http://www.gamesforchange.org/2015/04/watch-the-games-for-learning-summit-on-livestream-april-21/
    ...
    14, 2015
    Context-aware ubiquitous learning
    Learning with ubiquitous technologies (often using mobile devices) to learn subject content while connecting
    [Editor's Note: At the beginning of this year, we decided to retire "Games and Gamification" from the real-world. This can be doneNMC Horizon Project. While there are some amazing educators doing exciting things with technologies createdgames, it was a topic that had been repeatedly voted into and stuck in the mid-term horizon for half a learning situation butdecade by expert panels. That was a sign to us that it can also be used by teachers using technologieswas time to retire games and programs already available crompton Jun 14, 2015
    Video production
    gamification until there were new developments and broadcasting
    To improve interactions and learning experiences, real-time video production and broadcasting will likely become increasingly important. See periscope.tv for as an example. anton.inglese Jun 20, 2015
    Add a New Important Development in Technology Here
    Write a brief description here.
    Add a New Important Development in Technology Here
    Write a brief description here.
    Add a New Important Development in Technology Here
    Write a brief description here.
    examples that it would be adopted mainstream.]
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  8. page Challenges edited ... Add your ideas here, with few complete sentences of description including full URLs for refere…
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    Add your ideas here, with few complete sentences of description including full URLs for references (e.g. http://horizon.nmc.org). And do not forget to sign your contribution with 4 ~ (tilde) characters!
    Balancing our Connected and Unconnected Lives
    ...
    2015Mike Abbiatti
    I
    I agree. We
    ...
    May 26, 2015
    Breaking Out of the LMS
    There’s a world of difference between online learning and networked learning. In higher ed, the LMS (learning management system) or CMS (course management system) have not changed in 15 years, while changes outside have pretty much blown the walls off our libraries and classrooms. Most of these systems do little to recognize the collaborative digital world outside the walled gardens. Faculty concerned with managing grades and dropboxes do not seem eager to explore platforms beyond that facilitate natural collaboration, communication and creativity–tools that offer learners the opportunity to customize and organize content and ideas in ways that help them make meaning and authentically participate. joycevalenza Jun 21,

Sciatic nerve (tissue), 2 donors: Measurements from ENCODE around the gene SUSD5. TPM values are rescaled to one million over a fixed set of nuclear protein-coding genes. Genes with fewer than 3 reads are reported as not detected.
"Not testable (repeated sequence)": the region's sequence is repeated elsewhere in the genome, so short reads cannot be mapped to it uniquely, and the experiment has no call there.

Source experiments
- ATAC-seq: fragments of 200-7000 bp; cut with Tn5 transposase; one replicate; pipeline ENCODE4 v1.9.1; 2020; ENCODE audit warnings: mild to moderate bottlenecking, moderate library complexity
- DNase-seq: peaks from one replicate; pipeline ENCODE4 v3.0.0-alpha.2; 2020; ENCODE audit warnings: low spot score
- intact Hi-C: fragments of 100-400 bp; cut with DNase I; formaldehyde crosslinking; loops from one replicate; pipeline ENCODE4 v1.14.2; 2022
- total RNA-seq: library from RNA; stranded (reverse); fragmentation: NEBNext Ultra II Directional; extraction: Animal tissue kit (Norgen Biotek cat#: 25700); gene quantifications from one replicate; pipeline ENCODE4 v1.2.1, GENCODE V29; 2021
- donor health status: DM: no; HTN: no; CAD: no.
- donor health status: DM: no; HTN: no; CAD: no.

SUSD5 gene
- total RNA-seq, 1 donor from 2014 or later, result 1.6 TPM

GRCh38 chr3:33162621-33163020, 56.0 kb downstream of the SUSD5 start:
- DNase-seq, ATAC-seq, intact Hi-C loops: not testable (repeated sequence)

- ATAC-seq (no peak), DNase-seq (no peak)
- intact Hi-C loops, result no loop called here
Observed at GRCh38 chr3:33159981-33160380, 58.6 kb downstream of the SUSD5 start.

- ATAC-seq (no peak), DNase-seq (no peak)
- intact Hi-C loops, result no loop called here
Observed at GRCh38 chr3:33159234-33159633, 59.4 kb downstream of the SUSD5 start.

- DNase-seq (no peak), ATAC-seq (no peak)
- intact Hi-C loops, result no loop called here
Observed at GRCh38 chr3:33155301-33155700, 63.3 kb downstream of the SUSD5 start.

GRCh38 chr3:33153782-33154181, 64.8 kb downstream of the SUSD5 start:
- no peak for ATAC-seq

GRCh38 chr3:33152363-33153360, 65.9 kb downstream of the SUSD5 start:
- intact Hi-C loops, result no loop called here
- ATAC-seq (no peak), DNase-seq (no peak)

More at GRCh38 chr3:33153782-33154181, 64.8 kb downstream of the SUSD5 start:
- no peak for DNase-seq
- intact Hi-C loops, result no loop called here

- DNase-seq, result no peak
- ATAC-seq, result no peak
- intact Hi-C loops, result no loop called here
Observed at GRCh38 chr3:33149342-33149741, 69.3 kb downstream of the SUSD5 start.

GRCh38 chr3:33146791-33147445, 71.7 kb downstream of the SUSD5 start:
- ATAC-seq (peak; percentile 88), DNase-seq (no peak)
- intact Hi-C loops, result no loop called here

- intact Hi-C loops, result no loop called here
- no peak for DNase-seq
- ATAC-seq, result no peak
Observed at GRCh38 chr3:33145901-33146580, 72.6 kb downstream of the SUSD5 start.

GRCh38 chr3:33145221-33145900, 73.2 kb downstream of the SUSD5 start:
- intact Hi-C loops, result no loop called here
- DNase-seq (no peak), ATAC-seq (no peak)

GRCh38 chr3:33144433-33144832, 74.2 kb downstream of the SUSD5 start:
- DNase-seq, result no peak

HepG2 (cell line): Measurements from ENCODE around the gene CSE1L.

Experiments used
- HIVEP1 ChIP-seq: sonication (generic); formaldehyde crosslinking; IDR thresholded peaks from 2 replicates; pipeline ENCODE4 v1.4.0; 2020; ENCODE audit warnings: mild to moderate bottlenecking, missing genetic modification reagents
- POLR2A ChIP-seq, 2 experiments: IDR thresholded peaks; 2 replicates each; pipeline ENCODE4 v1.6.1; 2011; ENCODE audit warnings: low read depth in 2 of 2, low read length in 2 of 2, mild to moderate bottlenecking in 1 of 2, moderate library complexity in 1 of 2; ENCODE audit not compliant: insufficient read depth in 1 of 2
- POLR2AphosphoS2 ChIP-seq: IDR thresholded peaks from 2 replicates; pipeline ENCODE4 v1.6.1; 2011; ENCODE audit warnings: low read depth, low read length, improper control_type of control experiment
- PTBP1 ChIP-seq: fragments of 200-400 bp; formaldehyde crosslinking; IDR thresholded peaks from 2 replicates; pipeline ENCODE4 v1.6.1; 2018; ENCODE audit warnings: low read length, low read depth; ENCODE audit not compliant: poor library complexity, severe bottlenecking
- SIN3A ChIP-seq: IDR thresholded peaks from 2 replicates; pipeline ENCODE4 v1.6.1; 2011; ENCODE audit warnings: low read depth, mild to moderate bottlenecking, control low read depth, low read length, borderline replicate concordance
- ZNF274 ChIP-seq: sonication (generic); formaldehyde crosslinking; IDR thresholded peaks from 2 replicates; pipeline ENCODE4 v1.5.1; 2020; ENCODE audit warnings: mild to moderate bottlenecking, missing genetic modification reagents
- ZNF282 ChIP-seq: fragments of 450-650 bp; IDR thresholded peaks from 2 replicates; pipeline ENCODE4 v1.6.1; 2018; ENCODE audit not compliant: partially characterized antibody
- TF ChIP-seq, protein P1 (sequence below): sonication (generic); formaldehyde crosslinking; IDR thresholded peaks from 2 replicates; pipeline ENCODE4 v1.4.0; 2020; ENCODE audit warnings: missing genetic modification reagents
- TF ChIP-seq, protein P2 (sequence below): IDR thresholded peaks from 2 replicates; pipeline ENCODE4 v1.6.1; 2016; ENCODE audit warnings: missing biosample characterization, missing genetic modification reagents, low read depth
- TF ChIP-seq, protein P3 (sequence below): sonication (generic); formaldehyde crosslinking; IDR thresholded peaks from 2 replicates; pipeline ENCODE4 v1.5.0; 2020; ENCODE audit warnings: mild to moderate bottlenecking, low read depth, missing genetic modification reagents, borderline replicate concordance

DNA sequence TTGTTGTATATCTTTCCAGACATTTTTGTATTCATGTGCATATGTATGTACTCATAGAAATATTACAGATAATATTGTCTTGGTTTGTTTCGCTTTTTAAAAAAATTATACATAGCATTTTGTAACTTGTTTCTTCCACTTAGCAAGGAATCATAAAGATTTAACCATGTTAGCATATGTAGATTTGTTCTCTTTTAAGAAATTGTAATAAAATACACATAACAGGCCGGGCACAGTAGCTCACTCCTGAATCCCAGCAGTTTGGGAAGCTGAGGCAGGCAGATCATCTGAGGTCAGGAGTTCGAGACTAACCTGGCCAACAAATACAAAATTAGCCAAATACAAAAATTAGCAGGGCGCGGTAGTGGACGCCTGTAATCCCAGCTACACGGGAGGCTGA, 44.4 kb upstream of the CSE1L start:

2015
    Competing Models of Education
    ...
    at scale.
    Two
    Two challenges to
    Creating Authentic Learning Opportunities
    Authentic learning, especially that which brings real life experiences into the classroom, is still all too uncommon in schools. Authentic learning is seen as an important pedagogical strategy, with great potential to increase the engagement of students who are seeking some connection between the world as they know it exists outside of school, and their experiences in school that are meant to prepare them for that world. Use of learning strategies that incorporate real life experiences, technology, and tools that are already familiar to students, and interactions from community members are examples of approaches that can bring authentic learning into the classroom. Practices such as these may help retain students in school and prepare them for further education, careers, and citizenship in a way that traditional practices are too often failing to do.
    Expanding Access
    ...
    of students. Equity. Some students are engaged in schools where they are encouraged to use the tools of their time to learn and create with choice and without significant barriers. Some go to schools dominated by protective/restrictive rather than free-range authentic practices. Some students have libraries rich with curated learning resources, subscription databases, ebooks, audiobooks. Some have no access at all and no preparation at all should they decide to pursue higher ed. joycevalenza Jun 21, 2015
    Improving Digital Literacy
    With the proliferation of the Internet, mobile devices, and other technologies that are now pervasive in education, the traditional view of literacy as the ability to read and write has expanded to encompass understanding digital tools and information. This new category of competence is affecting how education institutions address literacy issues in their curriculum objectives and teacher development programs. Lack of consensus on what comprises digital literacy is impeding many schools from formulating adequate policies and programs that address this challenge. Discussions among educators have included the idea of digital literacy as equating to competence with a wide range of digital tools for varied educational purposes, or as an indicator of having the ability to critically evaluate resources available on the web. However, both definitions are broad and ambiguous. Compounding this issue is the notion that digital literacy encompasses skills that differ for educators and learners, as teaching with technology is inherently different from learning with it. Supporting digital literacy will require policies that both address digital fluency training in pre- and in-service teachers, along with the students they teach.